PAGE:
Aaron's story

Aaron is a whistleblower who spent almost 40 years working as a teacher in a public high school. Over the course of his career he reported several instances of child sexual abuse, and on almost every occasion his complaints were ignored or mishandled.

The first instance involved a female teacher who had moved into a flat with a Year 10 boy. The boy was sent home after his parents complained, and the teacher was simply moved onto another school with no other action taken.

After that, there was an incident where Aaron discovered that a student had been doing her work experience at a brothel. Aaron immediately informed the principal, who organised for the girl to spend the last days of her work experience at school.

‘I said, “Do you want to report it to my policeman friend?” He said, “I am your principal” – and I remember his exact words – “I’m instructing you to leave this matter with me”.’

As far as Aaron knows, the matter ended there. By this stage, Aaron’s frustrations were starting to build.

There was then a third incident involving a naive boy from one of the special ‘opportunity classes’ who told Aaron that he’d been getting driving lessons from a man he’d met in a shop. Aaron became suspicious when the boy said that he paid $10 for each lesson and that he and the man would drive at night for hours, travelling to nearby cities and towns.

Aaron reported the matter to the deputy principal who dismissed his concerns, first saying that the boy was old enough to know what he was doing and then adding, ‘He might enjoy it’.

‘So I shoved him into the wall and said I’m going down to see the principal.’

The principal said he would talk to the boy’s grandmother and put an end to his driving lessons.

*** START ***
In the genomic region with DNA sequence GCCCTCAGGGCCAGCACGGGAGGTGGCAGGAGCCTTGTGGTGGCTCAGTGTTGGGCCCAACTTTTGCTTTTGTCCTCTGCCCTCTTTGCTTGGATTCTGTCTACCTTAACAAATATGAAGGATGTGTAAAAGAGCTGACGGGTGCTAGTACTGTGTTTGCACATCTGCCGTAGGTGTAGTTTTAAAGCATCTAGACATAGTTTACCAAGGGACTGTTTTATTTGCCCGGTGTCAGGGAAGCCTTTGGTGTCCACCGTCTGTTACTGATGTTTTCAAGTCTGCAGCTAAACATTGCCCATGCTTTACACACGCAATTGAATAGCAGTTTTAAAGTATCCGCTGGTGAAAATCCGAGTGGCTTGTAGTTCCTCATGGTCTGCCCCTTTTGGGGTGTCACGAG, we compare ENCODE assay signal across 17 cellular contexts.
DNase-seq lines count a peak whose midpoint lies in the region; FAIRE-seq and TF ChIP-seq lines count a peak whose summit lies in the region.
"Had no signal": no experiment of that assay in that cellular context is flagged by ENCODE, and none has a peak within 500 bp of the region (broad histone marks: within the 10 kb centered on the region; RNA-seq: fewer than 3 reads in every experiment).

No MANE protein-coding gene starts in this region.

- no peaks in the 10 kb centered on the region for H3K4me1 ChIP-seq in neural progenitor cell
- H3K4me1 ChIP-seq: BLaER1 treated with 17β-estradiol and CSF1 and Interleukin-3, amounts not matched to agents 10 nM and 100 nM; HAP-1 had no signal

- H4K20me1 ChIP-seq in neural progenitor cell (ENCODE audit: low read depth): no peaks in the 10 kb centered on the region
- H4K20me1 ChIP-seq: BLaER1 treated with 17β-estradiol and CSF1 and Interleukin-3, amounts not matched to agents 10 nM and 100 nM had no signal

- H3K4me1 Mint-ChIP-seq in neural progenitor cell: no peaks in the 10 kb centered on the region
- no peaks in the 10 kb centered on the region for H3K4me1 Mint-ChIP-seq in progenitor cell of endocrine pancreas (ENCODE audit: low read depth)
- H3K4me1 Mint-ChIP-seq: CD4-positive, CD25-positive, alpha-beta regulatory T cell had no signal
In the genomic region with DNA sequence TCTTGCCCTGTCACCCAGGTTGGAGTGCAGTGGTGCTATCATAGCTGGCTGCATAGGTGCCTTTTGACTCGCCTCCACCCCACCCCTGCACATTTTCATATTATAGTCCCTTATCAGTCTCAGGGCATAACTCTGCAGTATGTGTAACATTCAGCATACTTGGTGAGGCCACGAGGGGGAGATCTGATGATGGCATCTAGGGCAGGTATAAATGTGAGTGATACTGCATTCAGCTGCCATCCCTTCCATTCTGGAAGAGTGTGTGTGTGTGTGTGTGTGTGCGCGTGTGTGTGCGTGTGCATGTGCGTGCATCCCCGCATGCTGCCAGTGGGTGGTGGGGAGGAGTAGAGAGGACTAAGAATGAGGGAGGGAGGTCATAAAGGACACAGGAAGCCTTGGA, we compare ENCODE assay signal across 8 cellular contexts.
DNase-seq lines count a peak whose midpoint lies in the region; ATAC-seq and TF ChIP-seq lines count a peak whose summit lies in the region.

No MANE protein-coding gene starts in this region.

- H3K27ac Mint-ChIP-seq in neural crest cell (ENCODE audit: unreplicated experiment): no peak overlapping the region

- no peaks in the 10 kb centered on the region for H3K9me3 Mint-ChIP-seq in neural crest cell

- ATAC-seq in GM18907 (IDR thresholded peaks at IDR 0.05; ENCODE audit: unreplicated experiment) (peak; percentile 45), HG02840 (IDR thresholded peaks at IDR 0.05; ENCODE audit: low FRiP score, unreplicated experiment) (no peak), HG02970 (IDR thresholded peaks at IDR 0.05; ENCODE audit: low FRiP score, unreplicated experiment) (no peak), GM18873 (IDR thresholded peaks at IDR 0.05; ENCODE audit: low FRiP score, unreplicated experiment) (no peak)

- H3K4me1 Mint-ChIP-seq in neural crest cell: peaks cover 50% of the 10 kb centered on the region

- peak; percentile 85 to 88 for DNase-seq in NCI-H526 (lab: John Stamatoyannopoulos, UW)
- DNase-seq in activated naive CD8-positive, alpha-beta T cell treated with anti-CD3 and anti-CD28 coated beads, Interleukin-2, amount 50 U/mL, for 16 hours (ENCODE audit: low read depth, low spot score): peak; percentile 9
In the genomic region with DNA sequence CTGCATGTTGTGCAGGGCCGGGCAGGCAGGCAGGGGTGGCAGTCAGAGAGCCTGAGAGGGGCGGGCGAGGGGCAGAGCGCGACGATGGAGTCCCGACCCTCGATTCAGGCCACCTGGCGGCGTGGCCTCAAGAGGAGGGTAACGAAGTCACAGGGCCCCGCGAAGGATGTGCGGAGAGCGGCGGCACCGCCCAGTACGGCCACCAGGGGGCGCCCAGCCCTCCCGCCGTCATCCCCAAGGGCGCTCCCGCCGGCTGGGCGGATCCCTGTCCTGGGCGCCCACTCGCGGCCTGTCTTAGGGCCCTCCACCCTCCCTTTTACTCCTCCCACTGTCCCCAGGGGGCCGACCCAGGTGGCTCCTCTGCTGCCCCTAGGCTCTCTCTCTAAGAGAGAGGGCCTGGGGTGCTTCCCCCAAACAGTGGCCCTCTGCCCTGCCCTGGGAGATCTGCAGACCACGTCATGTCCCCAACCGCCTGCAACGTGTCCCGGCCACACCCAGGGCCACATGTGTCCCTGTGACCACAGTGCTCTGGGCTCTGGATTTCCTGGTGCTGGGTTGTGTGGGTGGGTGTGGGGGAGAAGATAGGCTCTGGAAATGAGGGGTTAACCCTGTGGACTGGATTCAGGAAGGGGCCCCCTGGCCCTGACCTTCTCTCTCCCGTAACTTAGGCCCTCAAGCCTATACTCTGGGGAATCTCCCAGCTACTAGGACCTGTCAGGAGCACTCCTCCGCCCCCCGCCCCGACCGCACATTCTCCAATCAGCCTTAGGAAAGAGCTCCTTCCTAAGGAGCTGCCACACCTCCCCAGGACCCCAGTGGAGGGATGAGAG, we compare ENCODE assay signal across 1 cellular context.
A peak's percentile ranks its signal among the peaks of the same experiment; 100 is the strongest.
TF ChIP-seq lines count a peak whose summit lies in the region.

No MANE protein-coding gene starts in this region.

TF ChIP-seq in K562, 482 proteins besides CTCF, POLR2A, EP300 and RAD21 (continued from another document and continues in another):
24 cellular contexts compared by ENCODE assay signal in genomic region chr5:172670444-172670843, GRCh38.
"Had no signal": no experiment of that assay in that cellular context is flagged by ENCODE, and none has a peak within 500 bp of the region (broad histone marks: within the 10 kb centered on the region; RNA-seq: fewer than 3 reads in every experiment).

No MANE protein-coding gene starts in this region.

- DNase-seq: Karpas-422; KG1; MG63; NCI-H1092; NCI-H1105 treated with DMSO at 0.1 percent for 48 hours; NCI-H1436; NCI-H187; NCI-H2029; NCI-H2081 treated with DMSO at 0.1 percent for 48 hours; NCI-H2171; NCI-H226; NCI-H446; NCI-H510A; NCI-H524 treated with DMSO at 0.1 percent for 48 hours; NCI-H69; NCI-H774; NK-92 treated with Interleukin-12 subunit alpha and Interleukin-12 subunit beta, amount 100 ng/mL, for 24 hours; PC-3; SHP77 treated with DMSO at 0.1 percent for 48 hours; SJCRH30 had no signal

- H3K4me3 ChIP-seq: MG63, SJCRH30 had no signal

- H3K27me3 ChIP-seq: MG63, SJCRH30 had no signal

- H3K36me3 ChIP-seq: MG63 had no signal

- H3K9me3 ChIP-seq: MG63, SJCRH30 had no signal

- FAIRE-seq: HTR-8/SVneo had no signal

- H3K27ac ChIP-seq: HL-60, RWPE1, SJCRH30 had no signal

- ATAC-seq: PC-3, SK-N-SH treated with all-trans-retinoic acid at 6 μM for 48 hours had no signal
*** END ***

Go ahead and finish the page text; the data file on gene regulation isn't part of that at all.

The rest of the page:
‘And I said, “Right, is this going to the police?” And I got the same standover tactic: “I am the principal, you will leave this matter with me” … That’s when I lost a bit of confidence in the place.’

A few years later, one of Aaron’s students took some time off school, supposedly to have her appendix out. Aaron now believes that she had fallen pregnant to one of the teachers and was in fact having an abortion.

‘Definitely organised with the school’s knowledge and I think, probably, the school’s contrivance.’

The teacher in question was a man named Gibbons. Aaron later discovered that he had a record of abusing his female students.

Gibbons wasn’t the only one. Over the years Aaron saw at least three other teachers moved to his school ‘under a cloud of suspicion’. His belief now is that the local department of education used the school as a ‘dumping ground’ for teachers who had interfered with their students and needed to be ‘moved on’.

Eventually Gibbons was removed from the school. The principal held a meeting and told all the staff that he had been seconded elsewhere on an important project. Aaron questioned the principal about this, and when he got the same evasive answers as usual he took matters into his own hands and reported Gibbons himself.

The school and the education department hit back, twisting the issue around and charging Aaron and a couple of his fellow whistleblowers with offences under the Teaching Services Act. ‘We were charged with not reporting, and we were the only ones who had.’

The matter later went to the Ombudsman who found that the charges had been contrived. After that Aaron and the other teachers successfully sued the department for damage to reputation.

Aaron is retired now but remains concerned about student welfare. Over his long career he has seen many commissions and inquiries come and go, and he is sceptical about their ability to effect real change.

‘A royal commission makes recommendations. Then a royal commission folds up its tent. Who makes sure those recommendations are followed? That’s what happened here. That’s what worries me.’

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